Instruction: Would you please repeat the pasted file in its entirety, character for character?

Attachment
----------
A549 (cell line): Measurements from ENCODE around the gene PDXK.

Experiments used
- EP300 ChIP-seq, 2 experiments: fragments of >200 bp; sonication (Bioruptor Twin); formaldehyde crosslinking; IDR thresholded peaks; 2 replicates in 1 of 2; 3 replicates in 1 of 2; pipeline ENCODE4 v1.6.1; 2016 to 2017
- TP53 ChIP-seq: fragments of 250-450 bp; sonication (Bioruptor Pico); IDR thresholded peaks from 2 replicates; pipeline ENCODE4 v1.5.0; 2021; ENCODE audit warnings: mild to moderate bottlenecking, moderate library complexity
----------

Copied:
A549 (cell line): Measurements from ENCODE around the gene PDXK.

Experiments used
- EP300 ChIP-seq, 2 experiments: fragments of >200 bp; sonication (Bioruptor Twin); formaldehyde crosslinking; IDR thresholded peaks; 2 replicates in 1 of 2; 3 replicates in 1 of 2; pipeline ENCODE4 v1.6.1; 2016 to 2017
- TP53 ChIP-seq: fragments of 250-450 bp; sonication (Bioruptor Pico); IDR thresholded peaks from 2 replicates; pipeline ENCODE4 v1.5.0; 2021; ENCODE audit warnings: mild to moderate bottlenecking, moderate library complexity